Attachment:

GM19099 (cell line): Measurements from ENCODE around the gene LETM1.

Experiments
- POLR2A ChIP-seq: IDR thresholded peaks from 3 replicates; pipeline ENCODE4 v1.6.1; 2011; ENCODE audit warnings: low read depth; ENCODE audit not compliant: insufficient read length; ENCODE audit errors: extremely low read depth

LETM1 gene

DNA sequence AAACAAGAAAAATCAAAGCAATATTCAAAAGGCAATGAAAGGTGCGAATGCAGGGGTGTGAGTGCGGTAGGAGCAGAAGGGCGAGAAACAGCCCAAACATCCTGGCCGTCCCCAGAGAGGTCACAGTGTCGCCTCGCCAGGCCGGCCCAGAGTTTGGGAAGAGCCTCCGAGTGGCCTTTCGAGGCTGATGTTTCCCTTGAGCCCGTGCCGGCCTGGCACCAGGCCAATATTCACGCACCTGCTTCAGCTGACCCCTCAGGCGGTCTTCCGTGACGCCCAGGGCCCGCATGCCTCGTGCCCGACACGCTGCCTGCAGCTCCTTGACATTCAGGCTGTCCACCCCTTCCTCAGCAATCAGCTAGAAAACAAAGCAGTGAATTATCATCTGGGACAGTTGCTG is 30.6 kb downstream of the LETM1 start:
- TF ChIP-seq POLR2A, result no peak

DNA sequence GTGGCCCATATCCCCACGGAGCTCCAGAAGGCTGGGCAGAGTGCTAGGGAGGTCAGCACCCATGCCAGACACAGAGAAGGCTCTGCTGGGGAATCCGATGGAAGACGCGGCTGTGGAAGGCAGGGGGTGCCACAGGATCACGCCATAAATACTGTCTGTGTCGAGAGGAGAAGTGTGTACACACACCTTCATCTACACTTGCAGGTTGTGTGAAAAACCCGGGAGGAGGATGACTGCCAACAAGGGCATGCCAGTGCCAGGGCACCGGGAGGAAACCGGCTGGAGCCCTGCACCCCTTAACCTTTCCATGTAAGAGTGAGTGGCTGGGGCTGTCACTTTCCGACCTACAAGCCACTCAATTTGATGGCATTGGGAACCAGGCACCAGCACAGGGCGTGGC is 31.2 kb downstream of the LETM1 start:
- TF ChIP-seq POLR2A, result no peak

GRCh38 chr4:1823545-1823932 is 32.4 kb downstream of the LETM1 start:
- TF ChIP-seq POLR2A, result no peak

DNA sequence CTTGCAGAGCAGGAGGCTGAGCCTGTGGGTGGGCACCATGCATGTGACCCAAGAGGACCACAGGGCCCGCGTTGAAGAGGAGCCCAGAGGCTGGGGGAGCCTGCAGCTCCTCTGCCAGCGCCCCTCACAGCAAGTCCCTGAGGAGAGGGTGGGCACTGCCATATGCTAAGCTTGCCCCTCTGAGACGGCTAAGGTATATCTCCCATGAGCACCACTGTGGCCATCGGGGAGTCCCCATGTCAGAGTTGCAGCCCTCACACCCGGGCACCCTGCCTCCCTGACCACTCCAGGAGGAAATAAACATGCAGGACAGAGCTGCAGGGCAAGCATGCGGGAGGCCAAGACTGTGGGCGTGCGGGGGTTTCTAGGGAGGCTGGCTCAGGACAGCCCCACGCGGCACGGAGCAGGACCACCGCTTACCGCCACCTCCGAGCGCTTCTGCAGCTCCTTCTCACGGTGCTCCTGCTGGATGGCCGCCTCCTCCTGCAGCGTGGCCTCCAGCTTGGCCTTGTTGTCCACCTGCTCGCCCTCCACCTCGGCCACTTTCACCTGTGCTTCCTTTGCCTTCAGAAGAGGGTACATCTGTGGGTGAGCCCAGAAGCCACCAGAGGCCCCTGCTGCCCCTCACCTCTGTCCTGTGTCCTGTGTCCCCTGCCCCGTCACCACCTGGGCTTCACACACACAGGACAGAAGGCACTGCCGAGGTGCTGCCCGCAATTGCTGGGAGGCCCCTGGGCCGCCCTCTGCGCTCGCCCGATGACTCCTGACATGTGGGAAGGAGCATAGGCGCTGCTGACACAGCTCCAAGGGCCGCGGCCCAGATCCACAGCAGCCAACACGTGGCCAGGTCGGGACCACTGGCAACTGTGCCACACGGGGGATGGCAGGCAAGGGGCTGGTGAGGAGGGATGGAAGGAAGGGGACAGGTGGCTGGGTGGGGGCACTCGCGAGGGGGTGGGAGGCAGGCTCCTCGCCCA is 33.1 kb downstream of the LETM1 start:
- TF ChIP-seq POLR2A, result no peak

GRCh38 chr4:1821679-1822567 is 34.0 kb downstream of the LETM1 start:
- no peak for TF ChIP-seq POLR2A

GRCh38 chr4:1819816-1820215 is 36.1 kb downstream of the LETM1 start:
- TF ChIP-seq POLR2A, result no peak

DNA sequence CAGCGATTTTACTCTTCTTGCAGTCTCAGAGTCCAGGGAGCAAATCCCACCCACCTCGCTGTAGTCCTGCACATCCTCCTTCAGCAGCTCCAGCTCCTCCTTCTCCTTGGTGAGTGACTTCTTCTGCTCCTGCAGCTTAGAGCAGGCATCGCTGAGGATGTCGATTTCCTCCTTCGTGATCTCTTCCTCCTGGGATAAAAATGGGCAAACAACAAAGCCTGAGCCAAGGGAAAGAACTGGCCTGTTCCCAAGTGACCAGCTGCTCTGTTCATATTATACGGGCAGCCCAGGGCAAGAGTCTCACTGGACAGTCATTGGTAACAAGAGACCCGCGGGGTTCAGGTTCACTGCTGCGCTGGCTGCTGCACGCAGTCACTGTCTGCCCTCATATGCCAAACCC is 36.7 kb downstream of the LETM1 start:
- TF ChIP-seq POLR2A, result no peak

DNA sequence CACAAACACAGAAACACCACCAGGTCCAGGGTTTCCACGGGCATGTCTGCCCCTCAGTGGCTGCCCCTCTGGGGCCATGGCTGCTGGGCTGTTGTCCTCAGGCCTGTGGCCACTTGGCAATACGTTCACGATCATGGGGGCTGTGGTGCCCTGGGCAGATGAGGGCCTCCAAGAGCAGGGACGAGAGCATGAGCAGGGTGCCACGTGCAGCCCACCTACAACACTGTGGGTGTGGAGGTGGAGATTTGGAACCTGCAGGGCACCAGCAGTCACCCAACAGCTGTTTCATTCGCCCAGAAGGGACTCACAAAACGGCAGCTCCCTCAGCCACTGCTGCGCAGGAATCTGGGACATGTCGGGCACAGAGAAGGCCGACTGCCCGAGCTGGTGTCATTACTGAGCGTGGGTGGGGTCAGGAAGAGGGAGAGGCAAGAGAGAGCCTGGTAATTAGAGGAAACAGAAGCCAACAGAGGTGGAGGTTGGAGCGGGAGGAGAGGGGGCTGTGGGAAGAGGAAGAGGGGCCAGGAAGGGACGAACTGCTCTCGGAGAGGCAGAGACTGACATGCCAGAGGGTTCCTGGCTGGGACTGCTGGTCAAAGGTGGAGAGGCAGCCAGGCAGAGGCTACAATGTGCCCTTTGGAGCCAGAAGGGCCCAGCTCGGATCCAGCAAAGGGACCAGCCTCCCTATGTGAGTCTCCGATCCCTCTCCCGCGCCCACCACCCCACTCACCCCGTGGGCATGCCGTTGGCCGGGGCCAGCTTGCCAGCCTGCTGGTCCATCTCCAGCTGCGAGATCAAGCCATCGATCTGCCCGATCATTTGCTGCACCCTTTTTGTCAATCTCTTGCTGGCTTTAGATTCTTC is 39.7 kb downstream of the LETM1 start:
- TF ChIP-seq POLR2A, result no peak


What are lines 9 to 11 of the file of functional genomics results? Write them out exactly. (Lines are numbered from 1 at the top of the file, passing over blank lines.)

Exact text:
GRCh38 chr4:1823545-1823932 is 32.4 kb downstream of the LETM1 start:
- TF ChIP-seq POLR2A, result no peak

DNA sequence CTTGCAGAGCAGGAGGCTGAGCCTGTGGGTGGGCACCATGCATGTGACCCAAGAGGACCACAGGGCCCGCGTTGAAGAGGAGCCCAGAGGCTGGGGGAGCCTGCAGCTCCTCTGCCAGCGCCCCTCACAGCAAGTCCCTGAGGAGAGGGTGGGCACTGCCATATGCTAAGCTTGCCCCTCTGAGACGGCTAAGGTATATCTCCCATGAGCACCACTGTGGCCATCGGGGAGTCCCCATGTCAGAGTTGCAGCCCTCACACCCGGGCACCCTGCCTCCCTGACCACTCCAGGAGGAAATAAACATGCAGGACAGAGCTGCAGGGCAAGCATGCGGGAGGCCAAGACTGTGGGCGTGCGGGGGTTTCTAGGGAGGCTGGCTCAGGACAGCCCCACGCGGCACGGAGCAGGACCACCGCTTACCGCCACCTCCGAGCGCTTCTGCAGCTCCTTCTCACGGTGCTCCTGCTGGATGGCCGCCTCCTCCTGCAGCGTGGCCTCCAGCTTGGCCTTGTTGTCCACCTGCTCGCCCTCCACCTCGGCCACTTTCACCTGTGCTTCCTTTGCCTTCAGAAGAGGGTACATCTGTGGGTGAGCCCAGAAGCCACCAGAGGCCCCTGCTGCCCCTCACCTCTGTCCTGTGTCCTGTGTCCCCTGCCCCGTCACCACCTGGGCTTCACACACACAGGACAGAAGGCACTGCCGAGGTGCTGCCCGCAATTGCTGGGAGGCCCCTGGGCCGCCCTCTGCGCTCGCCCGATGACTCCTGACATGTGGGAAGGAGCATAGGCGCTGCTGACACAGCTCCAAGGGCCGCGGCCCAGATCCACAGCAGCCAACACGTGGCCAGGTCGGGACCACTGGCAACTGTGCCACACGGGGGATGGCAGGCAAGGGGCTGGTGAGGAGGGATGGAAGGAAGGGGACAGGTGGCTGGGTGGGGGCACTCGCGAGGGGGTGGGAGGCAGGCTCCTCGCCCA is 33.1 kb downstream of the LETM1 start: